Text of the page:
The first reading of the Office of Readings in the Divine Office for this Feast is Hebrews 11: 1-16, a beautiful chronicle of praise of the faith in God of Abel, Enoch, Noah, Abraham and Sara.
The second reading is particularly beautiful. I thought I would post it for those who don't have access to the appropriate volume. I've underlined the segment I found most powerful.
From a sermon by St. Bernadine of Siena
There is a general rule concerning all special graces granted to any human being. Whenever the divine favor chooses someone to receive a special grace, or to accept a lofty vocation, God adorns the person chosen with all the gifts of the Spirit needed to fulfill the task at hand.
This general rule is especially verified in the case of St. Joseph, the foster- father of our Lord and the husband of the Queen of our world, enthroned above the angels. He was chosen by the eternal Father as the trustworthy guardian and protector of his greatest treasures, namely, his divine Son and Mary, Joseph's wife. He carried out this vocation with complete fidelity until at last God called him, saying: Good and faithful servant, enter into the joy of the Lord.
What then is Joseph's position in the whole Church of Christ? Is he not a man chosen and set apart? Through him and, yes, under him, Christ was fittingly and honorably introduced into the world. Holy Church in its entirety is indebted to the Virgin Mother because through her it was judged worthy to receive Christ. But after her we undoubtedly owe special gratitude and reverence to St. Joseph.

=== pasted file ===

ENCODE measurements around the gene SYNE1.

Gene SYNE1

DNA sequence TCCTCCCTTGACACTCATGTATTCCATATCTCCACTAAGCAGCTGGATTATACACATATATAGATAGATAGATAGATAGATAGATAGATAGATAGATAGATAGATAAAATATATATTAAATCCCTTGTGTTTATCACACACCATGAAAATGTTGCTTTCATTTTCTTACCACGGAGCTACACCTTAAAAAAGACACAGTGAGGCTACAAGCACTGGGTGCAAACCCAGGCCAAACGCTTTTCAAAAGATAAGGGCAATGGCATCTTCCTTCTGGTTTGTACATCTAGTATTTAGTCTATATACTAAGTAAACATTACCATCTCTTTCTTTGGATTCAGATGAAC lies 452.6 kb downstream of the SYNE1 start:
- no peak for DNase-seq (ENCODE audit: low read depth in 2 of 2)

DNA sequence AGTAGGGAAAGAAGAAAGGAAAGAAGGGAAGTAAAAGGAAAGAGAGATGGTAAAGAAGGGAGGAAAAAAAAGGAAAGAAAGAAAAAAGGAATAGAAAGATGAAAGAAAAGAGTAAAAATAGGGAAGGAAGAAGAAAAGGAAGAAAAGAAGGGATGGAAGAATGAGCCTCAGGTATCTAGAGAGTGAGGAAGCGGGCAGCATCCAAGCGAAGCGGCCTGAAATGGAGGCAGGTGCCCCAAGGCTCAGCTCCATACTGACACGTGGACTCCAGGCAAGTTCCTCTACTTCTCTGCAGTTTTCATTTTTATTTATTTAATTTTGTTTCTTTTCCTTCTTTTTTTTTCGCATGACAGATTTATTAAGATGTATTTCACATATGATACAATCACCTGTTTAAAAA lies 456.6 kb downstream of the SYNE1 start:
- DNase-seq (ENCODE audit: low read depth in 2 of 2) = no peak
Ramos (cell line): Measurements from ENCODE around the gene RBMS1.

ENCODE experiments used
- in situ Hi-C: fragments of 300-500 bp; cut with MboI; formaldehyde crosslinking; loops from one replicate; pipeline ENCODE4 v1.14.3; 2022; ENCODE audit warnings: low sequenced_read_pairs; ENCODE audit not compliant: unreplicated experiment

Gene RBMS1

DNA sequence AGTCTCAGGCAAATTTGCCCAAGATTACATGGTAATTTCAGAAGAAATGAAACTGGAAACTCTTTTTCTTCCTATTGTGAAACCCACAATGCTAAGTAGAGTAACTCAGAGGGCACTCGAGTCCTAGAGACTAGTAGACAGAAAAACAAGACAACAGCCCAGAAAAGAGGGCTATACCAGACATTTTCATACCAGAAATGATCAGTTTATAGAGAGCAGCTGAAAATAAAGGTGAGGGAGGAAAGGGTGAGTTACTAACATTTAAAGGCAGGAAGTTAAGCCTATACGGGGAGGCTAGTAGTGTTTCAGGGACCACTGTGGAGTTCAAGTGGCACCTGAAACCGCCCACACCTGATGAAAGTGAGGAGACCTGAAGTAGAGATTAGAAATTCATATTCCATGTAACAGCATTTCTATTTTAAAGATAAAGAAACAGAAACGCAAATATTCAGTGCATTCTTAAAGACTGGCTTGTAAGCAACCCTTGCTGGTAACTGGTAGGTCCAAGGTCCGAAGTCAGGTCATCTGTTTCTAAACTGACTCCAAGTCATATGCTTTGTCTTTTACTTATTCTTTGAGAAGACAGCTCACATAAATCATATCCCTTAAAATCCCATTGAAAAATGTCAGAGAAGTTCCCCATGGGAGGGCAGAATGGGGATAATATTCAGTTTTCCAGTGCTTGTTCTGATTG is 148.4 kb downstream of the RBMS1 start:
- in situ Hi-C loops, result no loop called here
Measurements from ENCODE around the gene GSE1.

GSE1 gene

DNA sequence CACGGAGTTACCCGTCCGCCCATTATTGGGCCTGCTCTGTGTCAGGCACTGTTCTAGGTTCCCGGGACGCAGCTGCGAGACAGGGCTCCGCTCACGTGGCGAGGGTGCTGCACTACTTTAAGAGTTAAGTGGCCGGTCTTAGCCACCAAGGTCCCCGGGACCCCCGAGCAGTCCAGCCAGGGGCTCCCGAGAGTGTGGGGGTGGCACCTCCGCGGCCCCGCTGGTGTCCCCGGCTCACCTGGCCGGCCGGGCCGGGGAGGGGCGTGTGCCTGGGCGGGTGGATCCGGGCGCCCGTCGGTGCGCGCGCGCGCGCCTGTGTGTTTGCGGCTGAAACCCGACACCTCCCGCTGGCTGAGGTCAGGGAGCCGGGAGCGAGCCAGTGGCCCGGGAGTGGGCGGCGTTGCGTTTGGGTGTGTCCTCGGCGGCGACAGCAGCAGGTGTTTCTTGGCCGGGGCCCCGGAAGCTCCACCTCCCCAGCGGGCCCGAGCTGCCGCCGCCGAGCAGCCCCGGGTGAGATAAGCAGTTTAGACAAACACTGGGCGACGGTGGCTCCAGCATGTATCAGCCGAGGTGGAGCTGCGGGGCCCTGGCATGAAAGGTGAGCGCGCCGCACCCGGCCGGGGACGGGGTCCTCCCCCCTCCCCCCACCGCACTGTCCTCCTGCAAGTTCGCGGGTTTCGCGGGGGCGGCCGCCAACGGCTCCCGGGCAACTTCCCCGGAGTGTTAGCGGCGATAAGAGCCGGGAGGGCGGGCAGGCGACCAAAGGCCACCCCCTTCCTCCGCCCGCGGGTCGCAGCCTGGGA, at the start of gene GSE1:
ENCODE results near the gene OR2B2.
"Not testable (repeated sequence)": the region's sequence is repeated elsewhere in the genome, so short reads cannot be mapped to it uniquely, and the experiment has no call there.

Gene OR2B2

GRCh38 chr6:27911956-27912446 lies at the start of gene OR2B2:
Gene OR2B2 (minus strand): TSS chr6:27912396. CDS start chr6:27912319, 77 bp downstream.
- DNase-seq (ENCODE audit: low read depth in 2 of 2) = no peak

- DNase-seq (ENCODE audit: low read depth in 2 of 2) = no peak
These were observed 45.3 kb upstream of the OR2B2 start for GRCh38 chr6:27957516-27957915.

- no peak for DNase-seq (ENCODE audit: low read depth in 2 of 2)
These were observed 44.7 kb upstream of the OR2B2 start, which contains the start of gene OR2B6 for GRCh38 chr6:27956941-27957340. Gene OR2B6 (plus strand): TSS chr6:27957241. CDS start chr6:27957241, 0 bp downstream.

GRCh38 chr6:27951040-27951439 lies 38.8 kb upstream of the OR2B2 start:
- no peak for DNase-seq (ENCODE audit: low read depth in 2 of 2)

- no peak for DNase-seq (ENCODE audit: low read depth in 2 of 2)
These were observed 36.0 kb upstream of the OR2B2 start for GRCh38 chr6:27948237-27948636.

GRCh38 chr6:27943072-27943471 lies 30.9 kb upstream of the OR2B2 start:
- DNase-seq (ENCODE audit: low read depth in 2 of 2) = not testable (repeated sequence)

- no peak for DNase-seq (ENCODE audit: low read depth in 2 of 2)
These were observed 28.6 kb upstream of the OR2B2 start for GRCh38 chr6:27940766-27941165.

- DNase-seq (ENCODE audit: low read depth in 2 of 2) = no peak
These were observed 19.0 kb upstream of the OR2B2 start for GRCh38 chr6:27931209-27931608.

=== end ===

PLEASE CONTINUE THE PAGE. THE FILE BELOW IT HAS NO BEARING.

In him the Old Testament finds its fitting close. He brought the noble line of the patriarchs and prophets to its promised fulfillment. What the divine goodness had offered as a promise to them, he held in his arms.
Obviously, Christ does not now deny to Joseph that intimacy, reverence and very high honor which he gave him on earth, as a son to his father. Rather we must say that in heaven Christ completes and perfects all that he gave at Nazareth.
Now we can see how the last summoning words of the Lord appropriately apply to St. Joseph: Enter into the joy of your Lord. In fact, although the joy of eternal happiness enters into the soul of a man, the Lord preferred to say to Joseph: Enter into joy. His intention was that the words should have a hidden spiritual meaning for us. They convey not only that this holy man possesses an inward joy, but also that is surrounds him and engulfs him like an infinite abyss.
Remember us, St. Joseph, and plead for us to your foster-child. Ask your most holy bride, the virgin Mary, to look kindly upon us, since she is the mother of him who with the Father and the Holy Spirit lives and reigns eternally. Amen.[/QUOTE]
cross-posted on the Benedictine Spirituality Forum at Catholic Answers Forums